Monday, March 21, 2016

Lu Hao Can't Catch a Break: He's the new poster child for Chinese performance report inflation

​Heilongjiang Gov. Lu Hao's assertion that 80,000 miners at his province's largest mining company had been fully paid triggered an angry protest by the workers. The governor soon backtracked and pledged to pay back wages.

His candor won some applause, but it also reignited questions online and even in state media about how he could have been so easily misinformed on such an important matter.
"There's hardly any thread of authenticity these days in the reports from subordinates to their supervisors in the government, and the superiors shall by no means believe any of those reports," wrote Hua Yuxi, a Chinese blogger. "Their statistics, their work summaries, and their achievements are all fully inflated."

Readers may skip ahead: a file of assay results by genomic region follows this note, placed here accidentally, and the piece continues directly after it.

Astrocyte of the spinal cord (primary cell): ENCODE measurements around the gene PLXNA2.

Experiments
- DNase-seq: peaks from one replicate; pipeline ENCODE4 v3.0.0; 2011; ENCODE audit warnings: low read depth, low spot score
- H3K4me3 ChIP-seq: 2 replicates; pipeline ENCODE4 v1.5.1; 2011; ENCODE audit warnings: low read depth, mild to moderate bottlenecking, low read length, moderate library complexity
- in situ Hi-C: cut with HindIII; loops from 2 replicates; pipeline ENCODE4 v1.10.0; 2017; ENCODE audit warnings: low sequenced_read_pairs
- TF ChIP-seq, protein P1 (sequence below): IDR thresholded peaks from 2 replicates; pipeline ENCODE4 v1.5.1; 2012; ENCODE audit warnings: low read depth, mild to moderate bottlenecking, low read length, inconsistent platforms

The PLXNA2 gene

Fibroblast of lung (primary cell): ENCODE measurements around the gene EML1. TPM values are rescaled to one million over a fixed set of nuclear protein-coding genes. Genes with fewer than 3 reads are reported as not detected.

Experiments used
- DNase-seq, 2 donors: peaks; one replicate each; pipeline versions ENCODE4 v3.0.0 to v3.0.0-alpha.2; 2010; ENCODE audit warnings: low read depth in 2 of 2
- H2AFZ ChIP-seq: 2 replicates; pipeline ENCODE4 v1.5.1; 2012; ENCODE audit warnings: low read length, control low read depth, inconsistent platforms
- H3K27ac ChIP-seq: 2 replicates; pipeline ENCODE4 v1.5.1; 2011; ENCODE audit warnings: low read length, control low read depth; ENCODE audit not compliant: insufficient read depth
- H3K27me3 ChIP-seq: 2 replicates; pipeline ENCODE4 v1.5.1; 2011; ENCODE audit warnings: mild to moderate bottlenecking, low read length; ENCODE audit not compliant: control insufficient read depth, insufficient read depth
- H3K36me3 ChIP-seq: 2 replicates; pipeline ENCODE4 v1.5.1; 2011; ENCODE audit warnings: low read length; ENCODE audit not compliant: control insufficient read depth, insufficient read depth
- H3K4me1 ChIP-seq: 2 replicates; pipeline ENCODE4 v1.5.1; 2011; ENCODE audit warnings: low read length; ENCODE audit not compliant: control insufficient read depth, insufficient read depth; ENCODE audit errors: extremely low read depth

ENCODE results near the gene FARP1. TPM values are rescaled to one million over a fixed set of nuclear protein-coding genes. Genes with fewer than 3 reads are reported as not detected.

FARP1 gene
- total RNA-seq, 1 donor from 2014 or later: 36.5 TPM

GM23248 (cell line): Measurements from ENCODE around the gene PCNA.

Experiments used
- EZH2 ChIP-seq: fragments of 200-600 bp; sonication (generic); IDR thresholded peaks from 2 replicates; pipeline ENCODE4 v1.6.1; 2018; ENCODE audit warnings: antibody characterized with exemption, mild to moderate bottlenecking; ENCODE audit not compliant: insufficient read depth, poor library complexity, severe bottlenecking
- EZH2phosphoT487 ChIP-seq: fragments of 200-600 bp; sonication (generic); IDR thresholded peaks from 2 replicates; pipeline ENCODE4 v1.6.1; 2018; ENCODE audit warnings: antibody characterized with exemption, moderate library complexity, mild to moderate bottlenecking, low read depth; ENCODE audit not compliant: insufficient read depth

The incident came just months after the state-run Xinhua News Agency reported that officials in China's northeast admitted they had inflated economic data, apparently to meet targets and impress their superiors.

In one case, a county in Liaoning province inflated its fiscal revenue by 847 million yuan ($131 million) for 2013, state auditors reported last year. Xinhua said local governments had cooked the books to cover up fabricated data on everything from economic growth to investments, consumption, trade, urban projects and urban incomes, before investigators and cooperating officials uncovered the scam.

"Although officials at all levels know the dangers of inflated statistics, they feel they have no choice when they feel the pressure from performance evaluation, regional competition and promotions for themselves," Xinhua said.

The deceptions harken back to some of the darkest periods in recent Chinese history, particularly the 1958-61 Great Leap Forward, when communes were rapidly formed and the communist government vowed to surpass the West economically and show the superiority of its socialist system.

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